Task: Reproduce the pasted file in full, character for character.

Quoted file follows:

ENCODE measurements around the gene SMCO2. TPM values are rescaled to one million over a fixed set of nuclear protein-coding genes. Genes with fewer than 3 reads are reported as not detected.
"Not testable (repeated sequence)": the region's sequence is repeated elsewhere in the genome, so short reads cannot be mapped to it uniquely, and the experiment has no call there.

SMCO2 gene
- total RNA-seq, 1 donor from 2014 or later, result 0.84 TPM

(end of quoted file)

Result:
ENCODE measurements around the gene SMCO2. TPM values are rescaled to one million over a fixed set of nuclear protein-coding genes. Genes with fewer than 3 reads are reported as not detected.
"Not testable (repeated sequence)": the region's sequence is repeated elsewhere in the genome, so short reads cannot be mapped to it uniquely, and the experiment has no call there.

SMCO2 gene
- total RNA-seq, 1 donor from 2014 or later, result 0.84 TPM